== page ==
Why store the draw call data in the queue when you have state groups?

Why not store the draw call data in the state groups?

Why have a list of state groups isn't one enough?


In Topic: Render queue ids/design?

07 November 2013 - 12:38 AM

I've been thinking I got some sleep.

 

I think I need 2 types of ids.

1 for opaque objects and 1 for transparent.

These lists just to clarify 1 = most significant bit.

So for opaque objects:

1. Type(like a tiny header in this case = 0(opaque 3D)) = 2 bit

2. layer = 4 bit

3. shader = 7 bit

4. diffuse = 7 bit

5. normals = 7 bit

6. specular = 7 bit

7. IBO = 7 bit

8. VBO = 7 bit

9. z-index = 8 bit

 

Ok, this has now 2+4+7*6+8 = 56 bit

Hmmm.. I think I could squeeze in another texture and that's a glow map that would mean: 2+4+7*7+8 = 63 bit

Pretty close to 64.

 

So for the transparent objects:

1. Type(like a tiny header in this case = 1(transparent 3D)) = 2 bit

2. layer = 4 bit

3. z-index = 12 bit

4. shader = 7 bit

5. diffuse = 7 bit

6. normals = 7 bit

7. specular = 7 bit

8. IBO = 7 bit

9. VBO = 7 bit

 

So for this it's 2+4+12+7*6 = 60 bit.

Also I could have 2 pools(1 for opaque and 1 for transparent) of shaders, diffuse textures, normals textures and specular textures. So I at least could get 256 IBO/VBO and texture combinations.

 

I think I need to think about this design a bit more so that I don't regret it in the future.


In Topic: Render queue ids/design?

06 November 2013 - 08:41 AM


The next most expensive is typically texture swaps. You have no information regarding the textures used, unless that information is part of the material.
Next are the VBO’s and then IBO’s. If texture information is not part of the material, discard the material—by this point it wouldn’t be of any help once everything else is sorted.

You have no depth information. Sorting by depth is a good idea for depth pre-pass (if you use it) and necessary for transparent objects.

Yeah!

At first I was thinking that material is a combination of all the textures like diffuse, normals and specular.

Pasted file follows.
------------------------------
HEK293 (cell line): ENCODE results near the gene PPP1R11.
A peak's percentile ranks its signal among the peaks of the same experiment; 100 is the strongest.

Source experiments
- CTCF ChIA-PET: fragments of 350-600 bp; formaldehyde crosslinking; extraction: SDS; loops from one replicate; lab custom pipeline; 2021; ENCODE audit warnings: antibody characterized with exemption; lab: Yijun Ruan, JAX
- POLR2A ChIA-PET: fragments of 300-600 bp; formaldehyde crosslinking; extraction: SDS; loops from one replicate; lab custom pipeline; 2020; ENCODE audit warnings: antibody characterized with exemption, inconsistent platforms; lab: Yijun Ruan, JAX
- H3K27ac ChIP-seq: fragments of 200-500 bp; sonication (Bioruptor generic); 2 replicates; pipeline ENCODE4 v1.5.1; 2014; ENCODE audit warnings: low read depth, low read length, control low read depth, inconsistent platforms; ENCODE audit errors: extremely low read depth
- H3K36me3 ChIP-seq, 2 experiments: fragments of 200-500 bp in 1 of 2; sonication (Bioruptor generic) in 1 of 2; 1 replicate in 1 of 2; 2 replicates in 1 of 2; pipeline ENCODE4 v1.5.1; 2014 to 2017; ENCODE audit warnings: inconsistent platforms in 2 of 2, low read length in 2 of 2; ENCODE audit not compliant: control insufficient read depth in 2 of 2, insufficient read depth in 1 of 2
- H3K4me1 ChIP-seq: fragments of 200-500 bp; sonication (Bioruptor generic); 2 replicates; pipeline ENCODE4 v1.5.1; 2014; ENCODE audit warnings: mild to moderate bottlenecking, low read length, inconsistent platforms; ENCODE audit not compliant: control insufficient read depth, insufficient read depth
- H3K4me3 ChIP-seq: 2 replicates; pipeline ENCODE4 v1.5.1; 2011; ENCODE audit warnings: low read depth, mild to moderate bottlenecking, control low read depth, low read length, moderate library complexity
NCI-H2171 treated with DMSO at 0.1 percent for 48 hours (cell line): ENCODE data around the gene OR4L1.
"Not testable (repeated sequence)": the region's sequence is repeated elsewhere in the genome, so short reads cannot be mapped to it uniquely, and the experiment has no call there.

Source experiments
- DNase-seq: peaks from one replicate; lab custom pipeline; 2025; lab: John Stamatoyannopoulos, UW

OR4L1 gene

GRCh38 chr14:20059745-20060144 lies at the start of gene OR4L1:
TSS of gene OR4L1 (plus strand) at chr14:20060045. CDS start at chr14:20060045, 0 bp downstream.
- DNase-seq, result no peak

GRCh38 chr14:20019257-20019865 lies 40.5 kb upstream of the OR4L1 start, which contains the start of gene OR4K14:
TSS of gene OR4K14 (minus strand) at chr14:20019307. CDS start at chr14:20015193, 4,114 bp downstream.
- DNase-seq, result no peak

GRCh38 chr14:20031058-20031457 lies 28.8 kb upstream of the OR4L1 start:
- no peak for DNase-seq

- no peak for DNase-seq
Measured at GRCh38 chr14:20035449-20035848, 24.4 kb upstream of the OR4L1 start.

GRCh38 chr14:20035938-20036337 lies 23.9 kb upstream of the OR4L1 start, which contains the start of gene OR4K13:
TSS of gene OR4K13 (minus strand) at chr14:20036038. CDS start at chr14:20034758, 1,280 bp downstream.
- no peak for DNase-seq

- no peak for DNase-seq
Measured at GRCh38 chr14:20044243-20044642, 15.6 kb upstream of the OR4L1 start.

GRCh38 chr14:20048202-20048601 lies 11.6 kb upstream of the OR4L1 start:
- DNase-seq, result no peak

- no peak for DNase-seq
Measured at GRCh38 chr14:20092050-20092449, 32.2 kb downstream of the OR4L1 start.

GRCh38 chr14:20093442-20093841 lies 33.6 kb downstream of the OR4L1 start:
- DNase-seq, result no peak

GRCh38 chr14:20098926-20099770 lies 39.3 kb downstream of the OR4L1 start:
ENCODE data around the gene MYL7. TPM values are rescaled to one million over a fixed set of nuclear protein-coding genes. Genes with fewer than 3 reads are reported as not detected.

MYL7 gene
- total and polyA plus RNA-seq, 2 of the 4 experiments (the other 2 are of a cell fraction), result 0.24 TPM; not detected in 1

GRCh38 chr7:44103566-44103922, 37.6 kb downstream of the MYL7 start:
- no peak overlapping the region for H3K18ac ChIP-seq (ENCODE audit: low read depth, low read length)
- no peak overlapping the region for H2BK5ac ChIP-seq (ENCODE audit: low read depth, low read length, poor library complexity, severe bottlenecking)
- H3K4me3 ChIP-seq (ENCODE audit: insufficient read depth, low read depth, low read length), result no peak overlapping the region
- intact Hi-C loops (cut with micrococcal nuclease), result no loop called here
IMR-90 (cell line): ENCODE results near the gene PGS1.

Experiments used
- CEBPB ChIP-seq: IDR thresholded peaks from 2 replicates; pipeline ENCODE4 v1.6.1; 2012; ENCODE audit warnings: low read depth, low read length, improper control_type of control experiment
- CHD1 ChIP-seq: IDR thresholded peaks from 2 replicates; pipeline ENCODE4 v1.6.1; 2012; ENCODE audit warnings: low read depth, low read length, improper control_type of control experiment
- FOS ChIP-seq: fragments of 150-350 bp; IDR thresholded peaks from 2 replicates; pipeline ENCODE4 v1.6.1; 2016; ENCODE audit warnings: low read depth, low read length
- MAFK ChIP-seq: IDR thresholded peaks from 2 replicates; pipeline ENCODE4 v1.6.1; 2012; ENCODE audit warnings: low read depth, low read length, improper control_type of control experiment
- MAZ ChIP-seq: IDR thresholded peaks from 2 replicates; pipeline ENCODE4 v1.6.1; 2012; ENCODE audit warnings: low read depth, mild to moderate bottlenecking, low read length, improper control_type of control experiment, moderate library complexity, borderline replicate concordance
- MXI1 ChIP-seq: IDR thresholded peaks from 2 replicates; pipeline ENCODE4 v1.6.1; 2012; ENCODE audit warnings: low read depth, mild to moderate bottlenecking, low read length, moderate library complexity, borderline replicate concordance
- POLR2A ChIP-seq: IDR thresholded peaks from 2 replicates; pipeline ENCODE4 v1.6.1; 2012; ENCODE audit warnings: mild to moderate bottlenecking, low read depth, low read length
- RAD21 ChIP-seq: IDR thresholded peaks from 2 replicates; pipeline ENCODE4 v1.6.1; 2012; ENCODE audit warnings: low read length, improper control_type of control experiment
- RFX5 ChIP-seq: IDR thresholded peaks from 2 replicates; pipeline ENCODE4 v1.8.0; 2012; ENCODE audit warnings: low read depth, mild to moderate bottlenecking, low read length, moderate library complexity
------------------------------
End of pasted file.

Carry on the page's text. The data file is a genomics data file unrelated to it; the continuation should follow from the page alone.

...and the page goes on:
So let's say I have this structure:(I assume u mean that I need to have a single ID of 64-bit)

Then the structure would be more like this:

1. type(3D opaque, 3D transparent,fullscreen effects like SMAA/HDR, 2D/UI) = 2 bit

2. z-index = 8 bit

3. shader = 7 bit

4. diffuse = 6 bit

5. normals = 6 bit

6. specular = 6 bit

7. IBO = 6 bit

8. VBO = 6 bit

 

This is really conservative!

I get this to 2+8+7+5*6 = 47 bit

 

Is this a correct order? Should I maybe move z-index down a bit?

Hmmm.. Layering. Couldn't this be solved with z-index?

Now I got 17 bits to play around with.

I should probably increase some bits. What do u think would be best to increase?

Or Have I missed something that I need to have?

Maybe I shouldn't exactly specify diffuse,normals and specular but then I would need some kind of "material_id" like before. This feels more sustainable at least and I can easily sort them. Maybe just have 3 texture pools and u could store them in different slots for the shader?

 


Why should some manager assign ID’s, and why do you have a list of “free ID’s”? Are these ID’s that are available to be taken?

For shaders permutations this is most likely to be loaded when the game starts so then it's ok. Let's say we have 100 shader permutations and that would easily fit into 8 bit.

My concern is with with textures(needs most likely 3 textures per model) and IBO:s/VBO:s(a lot more per model) . They will change when the game progresses and then I need to reuse the id:s. Because I must be able to squeeze everything into  64-bit in order to sort the render queue efficiently.

 


The shader can assign its own ID. More robust because it eliminates the necessity that the shader be created by the shader manager—manual creation does not break the system.
The critical section isn’t really necessary though; it could just be an atomic.

I really like the idea I also like the idea of using atomics. The problem is that it feels it could create too many ID:s if you just add up.


In Topic: Open source code that can be a good read

20 October 2013 - 07:33 AM

I really love the NGINX source code. It's documented very well but it's a bit too large to start with and not game related. 

So that's my suggestion.